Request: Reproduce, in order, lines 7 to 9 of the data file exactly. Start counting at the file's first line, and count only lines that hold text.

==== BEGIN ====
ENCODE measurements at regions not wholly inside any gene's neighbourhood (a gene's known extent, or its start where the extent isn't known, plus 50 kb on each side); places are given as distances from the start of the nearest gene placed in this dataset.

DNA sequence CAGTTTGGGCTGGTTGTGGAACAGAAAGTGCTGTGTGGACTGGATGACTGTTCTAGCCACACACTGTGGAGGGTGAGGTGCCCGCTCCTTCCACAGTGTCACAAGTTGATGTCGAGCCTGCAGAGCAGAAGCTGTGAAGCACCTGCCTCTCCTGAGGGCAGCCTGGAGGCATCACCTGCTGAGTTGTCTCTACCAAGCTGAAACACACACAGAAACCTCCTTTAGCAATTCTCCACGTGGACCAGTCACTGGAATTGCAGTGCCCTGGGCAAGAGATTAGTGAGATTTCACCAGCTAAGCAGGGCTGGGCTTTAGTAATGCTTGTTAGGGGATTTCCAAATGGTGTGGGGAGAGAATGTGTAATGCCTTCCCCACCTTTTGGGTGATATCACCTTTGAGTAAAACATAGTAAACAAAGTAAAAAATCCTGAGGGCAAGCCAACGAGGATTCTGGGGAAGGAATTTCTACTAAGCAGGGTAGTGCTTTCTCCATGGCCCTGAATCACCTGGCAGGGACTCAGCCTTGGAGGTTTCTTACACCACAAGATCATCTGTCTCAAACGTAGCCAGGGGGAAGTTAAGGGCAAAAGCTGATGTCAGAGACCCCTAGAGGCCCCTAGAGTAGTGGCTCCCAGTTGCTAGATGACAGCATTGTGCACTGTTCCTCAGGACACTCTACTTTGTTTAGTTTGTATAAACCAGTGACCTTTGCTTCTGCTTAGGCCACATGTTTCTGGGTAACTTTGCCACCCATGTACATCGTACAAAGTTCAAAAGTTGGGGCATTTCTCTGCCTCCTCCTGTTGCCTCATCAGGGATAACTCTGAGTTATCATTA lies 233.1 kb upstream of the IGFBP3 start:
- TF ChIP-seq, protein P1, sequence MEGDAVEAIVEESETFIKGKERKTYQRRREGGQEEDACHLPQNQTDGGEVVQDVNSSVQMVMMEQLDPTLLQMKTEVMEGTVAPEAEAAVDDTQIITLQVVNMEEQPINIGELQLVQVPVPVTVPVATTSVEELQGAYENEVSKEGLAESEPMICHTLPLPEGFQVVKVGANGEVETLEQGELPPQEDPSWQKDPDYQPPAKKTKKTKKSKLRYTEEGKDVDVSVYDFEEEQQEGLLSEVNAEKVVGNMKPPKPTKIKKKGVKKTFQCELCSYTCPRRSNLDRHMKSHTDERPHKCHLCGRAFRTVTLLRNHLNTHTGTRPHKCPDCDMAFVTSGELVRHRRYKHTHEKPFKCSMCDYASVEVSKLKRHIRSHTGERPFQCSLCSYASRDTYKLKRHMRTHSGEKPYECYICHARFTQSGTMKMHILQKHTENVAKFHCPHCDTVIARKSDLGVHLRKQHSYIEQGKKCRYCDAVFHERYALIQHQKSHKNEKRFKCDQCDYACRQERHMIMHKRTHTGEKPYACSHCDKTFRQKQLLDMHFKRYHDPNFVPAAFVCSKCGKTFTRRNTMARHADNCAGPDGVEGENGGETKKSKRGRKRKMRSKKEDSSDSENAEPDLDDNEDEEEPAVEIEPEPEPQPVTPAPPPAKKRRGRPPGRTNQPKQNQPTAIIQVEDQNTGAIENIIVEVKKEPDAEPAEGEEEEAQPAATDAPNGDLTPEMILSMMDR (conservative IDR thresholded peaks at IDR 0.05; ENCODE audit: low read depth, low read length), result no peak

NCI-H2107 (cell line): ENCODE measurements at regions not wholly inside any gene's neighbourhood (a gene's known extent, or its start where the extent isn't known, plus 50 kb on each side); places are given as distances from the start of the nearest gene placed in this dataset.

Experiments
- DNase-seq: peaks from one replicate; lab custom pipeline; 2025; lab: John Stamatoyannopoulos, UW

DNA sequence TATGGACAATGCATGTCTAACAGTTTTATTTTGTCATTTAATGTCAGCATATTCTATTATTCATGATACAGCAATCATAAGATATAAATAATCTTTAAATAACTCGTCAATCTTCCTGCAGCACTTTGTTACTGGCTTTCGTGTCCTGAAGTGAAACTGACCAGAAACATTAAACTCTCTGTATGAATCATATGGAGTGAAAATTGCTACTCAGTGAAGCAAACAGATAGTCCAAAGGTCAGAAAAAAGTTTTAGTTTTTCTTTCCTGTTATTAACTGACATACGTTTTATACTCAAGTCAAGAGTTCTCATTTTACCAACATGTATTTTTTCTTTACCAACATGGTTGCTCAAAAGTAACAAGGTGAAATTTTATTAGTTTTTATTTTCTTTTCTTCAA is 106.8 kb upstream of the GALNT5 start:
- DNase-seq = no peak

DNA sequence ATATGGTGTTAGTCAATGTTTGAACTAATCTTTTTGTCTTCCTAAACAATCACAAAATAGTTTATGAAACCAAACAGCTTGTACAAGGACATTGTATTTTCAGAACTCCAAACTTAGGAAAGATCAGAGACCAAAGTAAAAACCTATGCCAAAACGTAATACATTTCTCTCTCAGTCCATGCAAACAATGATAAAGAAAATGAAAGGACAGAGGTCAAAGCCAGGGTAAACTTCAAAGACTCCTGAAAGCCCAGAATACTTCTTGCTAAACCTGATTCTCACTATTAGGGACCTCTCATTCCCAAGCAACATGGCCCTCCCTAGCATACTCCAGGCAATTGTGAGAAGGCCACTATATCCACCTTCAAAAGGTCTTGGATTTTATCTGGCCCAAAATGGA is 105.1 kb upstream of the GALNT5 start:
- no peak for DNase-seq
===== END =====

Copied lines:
DNA sequence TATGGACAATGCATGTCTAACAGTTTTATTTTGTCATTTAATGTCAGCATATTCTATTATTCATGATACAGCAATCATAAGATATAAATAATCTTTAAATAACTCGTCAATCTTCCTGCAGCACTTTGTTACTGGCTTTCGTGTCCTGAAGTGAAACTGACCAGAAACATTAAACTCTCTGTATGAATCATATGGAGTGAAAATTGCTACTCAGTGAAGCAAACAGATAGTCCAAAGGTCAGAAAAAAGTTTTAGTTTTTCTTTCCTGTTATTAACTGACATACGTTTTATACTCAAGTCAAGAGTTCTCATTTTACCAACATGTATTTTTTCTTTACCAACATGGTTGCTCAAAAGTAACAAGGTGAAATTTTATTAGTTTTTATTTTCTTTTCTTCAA is 106.8 kb upstream of the GALNT5 start:
- DNase-seq = no peak

DNA sequence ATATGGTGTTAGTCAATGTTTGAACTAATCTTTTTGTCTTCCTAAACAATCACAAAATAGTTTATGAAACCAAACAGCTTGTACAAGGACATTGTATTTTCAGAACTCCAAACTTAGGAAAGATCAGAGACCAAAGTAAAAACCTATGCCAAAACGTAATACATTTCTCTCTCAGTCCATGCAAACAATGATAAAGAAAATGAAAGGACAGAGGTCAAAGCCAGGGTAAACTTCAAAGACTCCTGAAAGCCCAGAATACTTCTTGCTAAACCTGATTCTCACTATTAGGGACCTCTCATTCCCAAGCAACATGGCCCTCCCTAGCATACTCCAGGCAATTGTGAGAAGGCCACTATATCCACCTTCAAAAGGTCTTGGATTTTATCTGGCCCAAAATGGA is 105.1 kb upstream of the GALNT5 start: